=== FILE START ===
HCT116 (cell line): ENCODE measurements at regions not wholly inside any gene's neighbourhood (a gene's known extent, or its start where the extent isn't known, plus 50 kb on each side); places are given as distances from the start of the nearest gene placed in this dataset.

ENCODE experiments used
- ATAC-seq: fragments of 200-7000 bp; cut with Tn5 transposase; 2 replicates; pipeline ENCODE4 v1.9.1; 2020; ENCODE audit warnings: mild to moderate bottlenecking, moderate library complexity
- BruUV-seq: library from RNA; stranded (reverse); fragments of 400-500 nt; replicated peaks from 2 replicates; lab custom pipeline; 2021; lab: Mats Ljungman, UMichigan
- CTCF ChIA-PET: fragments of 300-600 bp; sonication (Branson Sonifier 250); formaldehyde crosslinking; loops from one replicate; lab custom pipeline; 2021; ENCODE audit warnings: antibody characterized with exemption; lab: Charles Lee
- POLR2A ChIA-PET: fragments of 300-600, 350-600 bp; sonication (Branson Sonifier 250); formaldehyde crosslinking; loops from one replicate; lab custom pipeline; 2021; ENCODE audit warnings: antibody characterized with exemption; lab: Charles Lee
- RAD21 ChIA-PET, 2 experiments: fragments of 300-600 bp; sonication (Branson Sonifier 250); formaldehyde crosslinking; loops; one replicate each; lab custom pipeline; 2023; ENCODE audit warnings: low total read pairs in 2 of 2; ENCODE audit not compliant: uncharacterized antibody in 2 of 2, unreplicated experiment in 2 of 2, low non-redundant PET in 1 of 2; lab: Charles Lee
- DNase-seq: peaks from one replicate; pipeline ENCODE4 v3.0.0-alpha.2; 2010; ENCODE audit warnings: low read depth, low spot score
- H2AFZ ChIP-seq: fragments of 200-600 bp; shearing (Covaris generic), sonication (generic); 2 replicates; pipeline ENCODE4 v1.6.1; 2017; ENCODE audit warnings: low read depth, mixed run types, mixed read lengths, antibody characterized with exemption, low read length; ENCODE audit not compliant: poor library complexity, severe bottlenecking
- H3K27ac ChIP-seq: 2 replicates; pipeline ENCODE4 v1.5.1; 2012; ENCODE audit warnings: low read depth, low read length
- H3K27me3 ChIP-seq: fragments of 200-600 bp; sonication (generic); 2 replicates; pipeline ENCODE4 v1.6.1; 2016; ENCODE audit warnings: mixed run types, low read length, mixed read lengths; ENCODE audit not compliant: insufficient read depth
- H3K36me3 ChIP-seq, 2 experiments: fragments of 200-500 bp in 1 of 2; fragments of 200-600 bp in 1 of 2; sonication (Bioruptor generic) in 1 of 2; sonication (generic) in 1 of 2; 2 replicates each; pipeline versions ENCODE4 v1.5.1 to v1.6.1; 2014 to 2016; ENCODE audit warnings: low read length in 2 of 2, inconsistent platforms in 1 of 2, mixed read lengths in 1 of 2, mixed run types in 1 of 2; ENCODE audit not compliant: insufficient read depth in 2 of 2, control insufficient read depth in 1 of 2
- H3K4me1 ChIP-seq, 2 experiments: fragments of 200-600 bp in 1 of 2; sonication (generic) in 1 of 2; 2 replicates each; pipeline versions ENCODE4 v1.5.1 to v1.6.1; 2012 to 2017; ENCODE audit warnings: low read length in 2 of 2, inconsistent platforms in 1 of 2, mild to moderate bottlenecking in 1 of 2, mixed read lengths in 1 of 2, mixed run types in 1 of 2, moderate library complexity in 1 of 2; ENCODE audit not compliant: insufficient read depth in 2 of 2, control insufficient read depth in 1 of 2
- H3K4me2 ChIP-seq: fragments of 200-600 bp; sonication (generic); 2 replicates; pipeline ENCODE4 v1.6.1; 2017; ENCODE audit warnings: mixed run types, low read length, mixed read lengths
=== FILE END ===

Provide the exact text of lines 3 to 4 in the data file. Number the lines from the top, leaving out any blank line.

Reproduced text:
- ATAC-seq: fragments of 200-7000 bp; cut with Tn5 transposase; 2 replicates; pipeline ENCODE4 v1.9.1; 2020; ENCODE audit warnings: mild to moderate bottlenecking, moderate library complexity
- BruUV-seq: library from RNA; stranded (reverse); fragments of 400-500 nt; replicated peaks from 2 replicates; lab custom pipeline; 2021; lab: Mats Ljungman, UMichigan